Replacing CEO John Cryan is unlikely to change a lot for Deutsche Bank AG, which still needs to complete a strategic overhaul that has been ongoing since long before he joined, according to analysts.
Cryan's potential dismissal was brought up again in a March 27 report by The Times, which suggested the lender is looking for a new CEO as tensions between Cryan and Chairman Paul Achleitner continue to escalate. Reuters and Bloomberg also said the group is considering a CEO change, with Achleitner reportedly already meeting potential candidates.
'Not Cryan's fault'
Suggestions that there is an internal conflict at Deutsche Bank and pressure on Cryan from major shareholders over the slow progress of its restructuring emerged in October 2017. Cryan himself has stated he has no plans "to go anywhere" and is committed to completing the five-year restructuring plan he has spearheaded since late 2015. Still, pressure on him has been growing as Deutsche Bank's financial performance — especially revenues at the key investment banking unit — continues to disappoint the markets.
According to The Times, Cryan and Deutsche Bank CFO James von Moltke have been at odds with the executive board over a "more radical restructuring" of the group and the investment banking unit in particular. A dispute between Achleitner and Cryan about a potential reduction of the investment banking business ended in a stalemate, according to the report.
Yet dismissing Cryan — who has been with Deutsche Bank for less than three years — would hardly make the ongoing restructuring any easier or less time-consuming, according to analysts.
"Both the board and the executives are having a very difficult time to assess Deutsche Bank's quickly changing competitive landscape, combined with inherent developing stress situations," Carlo Besenius, CEO of New York-based Creative Global Investments, said in an email.
He added that the German group has been caught in a "forever ongoing restructuring saga" since Rolf Breuer was CEO between 1997 and 2002. One problem has been the "too many changes at the helm," with each board having to tackle "the immense complexity between damage discovery, damage control, reissuing a new business plan and sticking to the execution of that plan," Besenius wrote.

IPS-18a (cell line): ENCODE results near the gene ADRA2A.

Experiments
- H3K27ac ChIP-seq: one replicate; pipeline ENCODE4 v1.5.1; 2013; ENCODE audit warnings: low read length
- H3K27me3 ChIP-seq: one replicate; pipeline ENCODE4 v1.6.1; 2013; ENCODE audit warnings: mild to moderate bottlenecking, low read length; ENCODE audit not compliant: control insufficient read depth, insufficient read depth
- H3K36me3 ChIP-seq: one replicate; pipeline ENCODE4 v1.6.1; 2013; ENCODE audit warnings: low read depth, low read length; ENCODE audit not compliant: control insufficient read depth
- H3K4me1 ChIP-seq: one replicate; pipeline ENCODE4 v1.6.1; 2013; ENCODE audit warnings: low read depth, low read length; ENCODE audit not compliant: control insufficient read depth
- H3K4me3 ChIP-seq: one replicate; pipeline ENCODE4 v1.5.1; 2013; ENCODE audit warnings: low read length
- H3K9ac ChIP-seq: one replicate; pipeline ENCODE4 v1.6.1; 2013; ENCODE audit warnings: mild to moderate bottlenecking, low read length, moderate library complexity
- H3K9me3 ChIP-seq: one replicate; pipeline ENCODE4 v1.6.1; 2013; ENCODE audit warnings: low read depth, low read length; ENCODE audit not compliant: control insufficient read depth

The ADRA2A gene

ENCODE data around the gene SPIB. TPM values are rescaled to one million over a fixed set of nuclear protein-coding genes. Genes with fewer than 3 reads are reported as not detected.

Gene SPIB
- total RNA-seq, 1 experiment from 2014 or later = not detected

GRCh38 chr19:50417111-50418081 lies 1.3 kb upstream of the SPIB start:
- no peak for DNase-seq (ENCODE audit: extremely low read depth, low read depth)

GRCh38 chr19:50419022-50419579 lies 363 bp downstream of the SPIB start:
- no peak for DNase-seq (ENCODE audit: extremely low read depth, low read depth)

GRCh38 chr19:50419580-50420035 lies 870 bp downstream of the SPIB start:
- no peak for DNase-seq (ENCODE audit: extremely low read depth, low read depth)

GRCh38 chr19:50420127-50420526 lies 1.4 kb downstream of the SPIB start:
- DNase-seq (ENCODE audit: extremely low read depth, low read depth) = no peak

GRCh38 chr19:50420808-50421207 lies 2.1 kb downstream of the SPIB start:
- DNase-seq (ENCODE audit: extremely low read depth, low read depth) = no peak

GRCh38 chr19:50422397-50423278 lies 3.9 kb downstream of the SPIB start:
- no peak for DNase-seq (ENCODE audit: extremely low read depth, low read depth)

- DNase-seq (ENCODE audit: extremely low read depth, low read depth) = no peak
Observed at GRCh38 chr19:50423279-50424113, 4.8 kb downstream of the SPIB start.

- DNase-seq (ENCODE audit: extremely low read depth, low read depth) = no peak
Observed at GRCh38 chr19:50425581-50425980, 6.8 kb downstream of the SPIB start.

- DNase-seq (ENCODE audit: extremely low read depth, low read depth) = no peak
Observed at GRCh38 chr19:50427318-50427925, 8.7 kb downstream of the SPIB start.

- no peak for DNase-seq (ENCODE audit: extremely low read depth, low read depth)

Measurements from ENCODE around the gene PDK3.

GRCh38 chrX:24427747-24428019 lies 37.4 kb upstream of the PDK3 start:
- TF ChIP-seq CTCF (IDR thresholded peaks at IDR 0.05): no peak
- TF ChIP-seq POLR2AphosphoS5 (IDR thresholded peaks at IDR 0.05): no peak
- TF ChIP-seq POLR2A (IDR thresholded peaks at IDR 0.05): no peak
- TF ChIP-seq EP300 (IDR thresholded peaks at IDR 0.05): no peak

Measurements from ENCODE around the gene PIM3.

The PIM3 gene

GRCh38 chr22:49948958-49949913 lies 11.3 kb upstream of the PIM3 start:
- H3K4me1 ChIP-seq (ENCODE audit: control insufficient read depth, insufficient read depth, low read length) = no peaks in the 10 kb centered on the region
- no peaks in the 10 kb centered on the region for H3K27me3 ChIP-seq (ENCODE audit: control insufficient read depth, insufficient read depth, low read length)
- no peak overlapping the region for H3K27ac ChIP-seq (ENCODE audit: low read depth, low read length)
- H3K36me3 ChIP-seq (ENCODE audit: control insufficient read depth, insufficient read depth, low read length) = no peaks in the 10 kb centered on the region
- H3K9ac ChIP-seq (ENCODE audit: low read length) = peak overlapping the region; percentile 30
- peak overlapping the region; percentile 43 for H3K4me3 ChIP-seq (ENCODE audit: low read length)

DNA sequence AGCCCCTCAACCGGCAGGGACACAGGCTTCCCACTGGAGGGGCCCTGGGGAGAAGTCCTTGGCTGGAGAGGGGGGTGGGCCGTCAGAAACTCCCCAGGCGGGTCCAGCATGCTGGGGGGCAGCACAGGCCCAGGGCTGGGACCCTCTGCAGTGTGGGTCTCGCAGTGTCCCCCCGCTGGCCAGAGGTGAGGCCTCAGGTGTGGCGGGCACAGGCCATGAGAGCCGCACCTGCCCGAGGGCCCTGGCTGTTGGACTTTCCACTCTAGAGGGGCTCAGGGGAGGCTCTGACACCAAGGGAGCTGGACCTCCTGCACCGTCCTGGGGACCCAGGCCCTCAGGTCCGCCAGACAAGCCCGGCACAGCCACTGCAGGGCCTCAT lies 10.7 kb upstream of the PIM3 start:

Cryan is Deutsche Bank's fourth CEO since 2002 and inherited a restructuring plan that was adjusted shortly after he became CEO and was amended once again in early 2017.
"Where Deutsche Bank is right now, is not John Cryan's fault — he already had a massive problem at this asset," Derya Guzel, an equity analyst with Morningstar, said in an interview.
In fact, Cryan has done very well with Deutsche Bank's revamp, Guzel argued, saying he completed several key goals of the latest restructuring plan by successfully settling a $7.2 billion litigation case in the U.S. over the misselling of mortgage-backed securities in late 2016, leading a €8 billion capital raise in early 2017 and completing the planned partial initial public offering of Deutsche Bank's asset management unit DWS earlier this month.
Guzel and Besenius both said Cryan's dismissal would be unlikely to lead to any big changes in Deutsche Bank's corporate strategy.
Meanwhile, Neil Smith, an equity analyst at Bankhaus Lampe, said in an email: "I believe John Cryan is executing the strategy according to plan and do not see what benefit a change in CEO would achieve."
'So much negativity'
Despite his achievements at the bank, there is a possibility that Cryan could eventually leave in case the chairman and the bigger shareholders are indeed unhappy, according to Guzel.
"So much negativity has been created around John Cryan that now people think that it would be better if he goes," she said.
Apart from external candidates such as Richard Gnodde, vice chairman of Goldman Sachs Group Inc., UniCredit SpA's CEO Jean Pierre Mustier and Standard Chartered PLC's Chief Executive Bill Winters, Deutsche Bank is reportedly looking at internal candidates, too. Marcus Schenck, who was Deutsche Bank's CFO until April 2017 and now co-heads the group's corporate and investment banking division, is seen as a strong candidate, according to The Times.